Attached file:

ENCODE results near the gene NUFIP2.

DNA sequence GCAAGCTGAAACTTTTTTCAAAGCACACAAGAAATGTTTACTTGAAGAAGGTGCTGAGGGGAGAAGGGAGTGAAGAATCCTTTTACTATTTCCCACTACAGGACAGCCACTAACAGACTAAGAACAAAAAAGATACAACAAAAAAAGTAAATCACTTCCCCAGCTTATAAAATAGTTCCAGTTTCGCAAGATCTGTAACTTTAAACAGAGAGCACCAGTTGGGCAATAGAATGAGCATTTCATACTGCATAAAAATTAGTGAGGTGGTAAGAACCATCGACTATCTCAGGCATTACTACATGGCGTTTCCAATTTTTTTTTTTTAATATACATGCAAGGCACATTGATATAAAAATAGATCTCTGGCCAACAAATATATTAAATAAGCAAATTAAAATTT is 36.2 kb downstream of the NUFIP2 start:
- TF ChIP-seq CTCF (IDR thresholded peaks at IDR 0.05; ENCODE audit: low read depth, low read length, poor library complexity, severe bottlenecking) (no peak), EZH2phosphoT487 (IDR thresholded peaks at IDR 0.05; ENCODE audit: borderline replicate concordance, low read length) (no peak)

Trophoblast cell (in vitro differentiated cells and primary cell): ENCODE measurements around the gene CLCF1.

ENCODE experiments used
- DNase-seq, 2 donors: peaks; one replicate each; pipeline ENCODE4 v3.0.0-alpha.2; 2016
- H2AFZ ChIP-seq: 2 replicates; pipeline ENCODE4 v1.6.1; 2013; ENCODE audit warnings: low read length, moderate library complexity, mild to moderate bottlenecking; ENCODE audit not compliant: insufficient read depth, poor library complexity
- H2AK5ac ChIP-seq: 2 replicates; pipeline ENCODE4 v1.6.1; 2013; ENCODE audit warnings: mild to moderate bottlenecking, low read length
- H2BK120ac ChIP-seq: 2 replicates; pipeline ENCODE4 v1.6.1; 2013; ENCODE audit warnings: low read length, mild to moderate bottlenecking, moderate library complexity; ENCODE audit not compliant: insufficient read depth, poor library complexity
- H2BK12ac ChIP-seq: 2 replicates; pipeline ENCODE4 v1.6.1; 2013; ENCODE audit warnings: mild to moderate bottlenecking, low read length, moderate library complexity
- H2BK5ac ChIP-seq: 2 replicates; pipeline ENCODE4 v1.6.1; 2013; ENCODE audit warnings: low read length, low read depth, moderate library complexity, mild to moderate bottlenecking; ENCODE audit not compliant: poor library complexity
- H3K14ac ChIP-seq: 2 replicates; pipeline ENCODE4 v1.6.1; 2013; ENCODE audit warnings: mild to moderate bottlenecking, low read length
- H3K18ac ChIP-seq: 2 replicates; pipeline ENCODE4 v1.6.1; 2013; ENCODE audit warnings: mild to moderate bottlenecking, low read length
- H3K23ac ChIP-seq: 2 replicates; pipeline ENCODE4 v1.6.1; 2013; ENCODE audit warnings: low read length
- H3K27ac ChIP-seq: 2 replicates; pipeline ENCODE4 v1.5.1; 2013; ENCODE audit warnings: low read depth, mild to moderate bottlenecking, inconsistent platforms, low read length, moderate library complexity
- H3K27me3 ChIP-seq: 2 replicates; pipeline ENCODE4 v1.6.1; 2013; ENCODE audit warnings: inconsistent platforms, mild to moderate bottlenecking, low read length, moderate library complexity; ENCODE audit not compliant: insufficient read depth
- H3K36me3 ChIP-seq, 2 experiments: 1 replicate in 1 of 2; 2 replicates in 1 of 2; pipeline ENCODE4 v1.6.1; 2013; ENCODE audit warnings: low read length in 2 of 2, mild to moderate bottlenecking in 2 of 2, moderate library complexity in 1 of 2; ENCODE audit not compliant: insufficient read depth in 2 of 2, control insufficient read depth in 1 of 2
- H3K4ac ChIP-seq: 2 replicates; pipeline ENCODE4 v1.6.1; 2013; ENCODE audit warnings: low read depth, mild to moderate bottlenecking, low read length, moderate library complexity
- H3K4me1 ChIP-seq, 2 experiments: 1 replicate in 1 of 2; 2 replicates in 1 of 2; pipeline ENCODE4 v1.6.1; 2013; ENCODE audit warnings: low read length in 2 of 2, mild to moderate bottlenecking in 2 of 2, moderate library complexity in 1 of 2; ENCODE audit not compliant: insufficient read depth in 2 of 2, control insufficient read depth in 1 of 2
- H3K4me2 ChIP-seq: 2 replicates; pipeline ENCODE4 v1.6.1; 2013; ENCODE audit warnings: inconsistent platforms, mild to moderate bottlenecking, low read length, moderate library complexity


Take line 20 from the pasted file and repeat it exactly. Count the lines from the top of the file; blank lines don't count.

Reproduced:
- H3K4me2 ChIP-seq: 2 replicates; pipeline ENCODE4 v1.6.1; 2013; ENCODE audit warnings: inconsistent platforms, mild to moderate bottlenecking, low read length, moderate library complexity